Monday, September 28, 2009

Cbas, Unions And The National Labor Relations Act

Trade unions or labor unions have been an integral part in the protection of employee rights through a collective bargaining agreement or CBA with the employers.

A collective bargaining agreement is a labor contract between the employer and the union. It defines the conditions of employment such as wage, hours of work and grievance procedures.

In turn, it also discusses the responsibilities of the employee and the union towards the employers.

Aside from the collective bargaining agreement, trade and labor unions have other objectives and purposes as well. Trade unions are also involved in:

• Provisions of benefits for members – Some employee benefits that can be availed through the provision of professional training, legal advice and representation for members in case of conflict with employers.

• Industrial actions – Trade unions may enforce a strike or a resistance to lockouts to further particular goals of the union.

• Political activities – Trade unions may also be active in endorsing certain legislations that would be beneficial to the union. For this, the union may pursue campaigns, lobby for a law or financially support a certain party or candidate who is running for public office.

Trade unions and collective bargaining agreements are protected under the National Labor Relations Act.

The National Labor Relations Act or the Wagner Act (NLRA) limits the powers of the employer to react to employees in the private sector that organize and join labor unions, engage in collective bargaining agreement, perform strikes or other activities in support of their demands.

Under the National Labor Relations Act, the following acts of an employer would constitute as unfair labor practices:

• Interfering, restraining or coercing employees from their rights that include freedom of association, mutual aid or protection, self-organization, to form, join and assist labor organizations and to engage in collective bargaining agreement talks to discuss conditions of employment through a representative of their own choice.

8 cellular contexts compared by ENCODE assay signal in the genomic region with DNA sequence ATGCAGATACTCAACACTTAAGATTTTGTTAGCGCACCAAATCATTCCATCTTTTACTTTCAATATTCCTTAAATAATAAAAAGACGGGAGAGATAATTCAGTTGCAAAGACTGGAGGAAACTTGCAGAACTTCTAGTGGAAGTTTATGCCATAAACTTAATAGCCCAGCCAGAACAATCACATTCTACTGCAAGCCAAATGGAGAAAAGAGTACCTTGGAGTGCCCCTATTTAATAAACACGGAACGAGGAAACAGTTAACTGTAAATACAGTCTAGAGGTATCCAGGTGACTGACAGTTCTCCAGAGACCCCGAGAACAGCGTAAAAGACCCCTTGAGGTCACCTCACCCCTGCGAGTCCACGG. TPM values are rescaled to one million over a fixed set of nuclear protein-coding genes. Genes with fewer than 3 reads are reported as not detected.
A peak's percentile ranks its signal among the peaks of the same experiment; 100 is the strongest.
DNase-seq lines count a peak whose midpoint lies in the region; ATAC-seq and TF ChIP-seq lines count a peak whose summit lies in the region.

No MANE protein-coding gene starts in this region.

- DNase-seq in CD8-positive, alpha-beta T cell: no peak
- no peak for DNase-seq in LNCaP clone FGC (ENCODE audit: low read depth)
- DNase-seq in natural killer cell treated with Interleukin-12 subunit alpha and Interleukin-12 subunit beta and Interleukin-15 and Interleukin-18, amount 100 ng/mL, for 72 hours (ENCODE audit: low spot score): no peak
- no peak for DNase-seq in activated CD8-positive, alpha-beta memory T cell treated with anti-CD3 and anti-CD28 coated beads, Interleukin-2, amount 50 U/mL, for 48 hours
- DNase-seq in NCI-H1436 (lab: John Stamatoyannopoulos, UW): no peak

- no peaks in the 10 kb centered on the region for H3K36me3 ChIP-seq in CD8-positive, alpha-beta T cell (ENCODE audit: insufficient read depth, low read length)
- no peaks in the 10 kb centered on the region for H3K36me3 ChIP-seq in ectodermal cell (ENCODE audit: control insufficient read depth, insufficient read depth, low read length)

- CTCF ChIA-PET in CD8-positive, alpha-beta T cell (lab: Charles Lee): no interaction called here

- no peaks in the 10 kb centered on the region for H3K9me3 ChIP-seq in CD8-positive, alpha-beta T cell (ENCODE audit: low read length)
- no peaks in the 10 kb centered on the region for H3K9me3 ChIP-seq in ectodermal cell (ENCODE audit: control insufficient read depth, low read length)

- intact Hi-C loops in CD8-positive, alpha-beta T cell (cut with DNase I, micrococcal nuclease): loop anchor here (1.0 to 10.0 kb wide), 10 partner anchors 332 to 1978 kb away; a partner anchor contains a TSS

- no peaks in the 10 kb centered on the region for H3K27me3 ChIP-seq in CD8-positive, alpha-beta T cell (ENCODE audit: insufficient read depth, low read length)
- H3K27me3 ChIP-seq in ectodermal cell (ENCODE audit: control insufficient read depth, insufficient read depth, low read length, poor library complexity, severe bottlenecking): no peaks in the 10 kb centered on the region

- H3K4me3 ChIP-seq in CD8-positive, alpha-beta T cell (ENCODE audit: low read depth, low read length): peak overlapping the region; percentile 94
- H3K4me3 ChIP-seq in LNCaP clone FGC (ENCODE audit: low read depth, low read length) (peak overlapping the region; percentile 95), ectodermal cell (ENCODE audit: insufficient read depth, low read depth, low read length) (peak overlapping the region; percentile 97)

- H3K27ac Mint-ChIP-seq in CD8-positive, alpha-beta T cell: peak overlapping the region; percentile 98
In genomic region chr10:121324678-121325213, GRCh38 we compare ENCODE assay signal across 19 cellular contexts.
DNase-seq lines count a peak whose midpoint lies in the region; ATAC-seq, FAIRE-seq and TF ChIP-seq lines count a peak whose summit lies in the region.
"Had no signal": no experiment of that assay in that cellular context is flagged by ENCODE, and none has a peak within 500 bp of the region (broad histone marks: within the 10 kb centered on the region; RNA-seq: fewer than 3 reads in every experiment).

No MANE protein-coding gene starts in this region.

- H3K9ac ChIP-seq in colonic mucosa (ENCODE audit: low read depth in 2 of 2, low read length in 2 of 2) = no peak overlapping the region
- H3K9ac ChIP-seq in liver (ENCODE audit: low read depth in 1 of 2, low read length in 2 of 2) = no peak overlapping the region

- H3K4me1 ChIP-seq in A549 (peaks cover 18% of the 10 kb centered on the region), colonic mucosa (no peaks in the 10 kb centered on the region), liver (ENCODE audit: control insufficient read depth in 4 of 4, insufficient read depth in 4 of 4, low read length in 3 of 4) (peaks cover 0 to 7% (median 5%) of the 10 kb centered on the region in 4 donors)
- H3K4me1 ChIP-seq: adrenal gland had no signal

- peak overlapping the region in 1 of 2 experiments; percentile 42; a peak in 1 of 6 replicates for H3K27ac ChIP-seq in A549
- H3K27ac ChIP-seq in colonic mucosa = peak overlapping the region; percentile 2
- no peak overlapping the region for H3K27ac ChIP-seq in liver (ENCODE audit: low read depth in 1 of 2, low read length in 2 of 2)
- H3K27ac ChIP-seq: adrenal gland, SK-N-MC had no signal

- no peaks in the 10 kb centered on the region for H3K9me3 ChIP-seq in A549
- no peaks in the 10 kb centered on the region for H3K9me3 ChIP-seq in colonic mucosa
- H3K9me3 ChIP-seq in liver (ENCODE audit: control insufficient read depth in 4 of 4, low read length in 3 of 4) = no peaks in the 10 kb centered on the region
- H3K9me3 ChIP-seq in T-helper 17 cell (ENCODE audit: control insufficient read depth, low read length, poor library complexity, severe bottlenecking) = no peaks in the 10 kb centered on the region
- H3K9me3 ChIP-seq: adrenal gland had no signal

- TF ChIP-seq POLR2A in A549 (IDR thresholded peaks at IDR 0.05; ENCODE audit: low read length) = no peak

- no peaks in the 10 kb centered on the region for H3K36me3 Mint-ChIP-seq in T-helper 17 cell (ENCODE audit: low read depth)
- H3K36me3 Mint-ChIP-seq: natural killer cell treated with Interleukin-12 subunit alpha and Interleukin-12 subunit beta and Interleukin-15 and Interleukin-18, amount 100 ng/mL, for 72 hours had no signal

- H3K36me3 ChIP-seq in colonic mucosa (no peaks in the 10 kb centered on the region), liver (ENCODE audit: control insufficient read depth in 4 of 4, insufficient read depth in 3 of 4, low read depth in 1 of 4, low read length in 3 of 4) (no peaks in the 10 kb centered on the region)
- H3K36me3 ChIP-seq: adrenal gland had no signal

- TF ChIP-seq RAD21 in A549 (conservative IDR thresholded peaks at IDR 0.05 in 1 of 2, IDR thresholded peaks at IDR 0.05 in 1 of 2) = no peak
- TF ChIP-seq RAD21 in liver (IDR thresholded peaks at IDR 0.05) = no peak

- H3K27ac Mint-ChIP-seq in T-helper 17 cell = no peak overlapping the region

• Assisting and/ or dominating a labor organization.

• Discriminating an employee for the purpose of discouraging support for a labor organization.

• Discrimination against an employee who filed charges or testified against an employer.

• Refusing to engage in a collective bargaining discussion with the representative of the trade or labor union.

The key principle of the National Labor Relations Act is summarized on the last paragraph of its first section which states:

“Encouraging the practice and procedure of collective bargaining and by protecting the exercise by workers of full freedom of association, self-organization, and designation of representatives of their own choosing, for the purpose of negotiating the terms and conditions of their employment or other mutual aid or protection”

The National Labor Relations Act is being enforced by the National Labor Relations Board.

The National Labor Relations Board oversees the process by which employees choose to be represented through a labor union and is initiated in one of its regional offices.

And lastly, the National Labor Relations Board is also tasked to prosecute those who violate any of the provisions of the National Labor Relations Act.

By: Mark Dacanay

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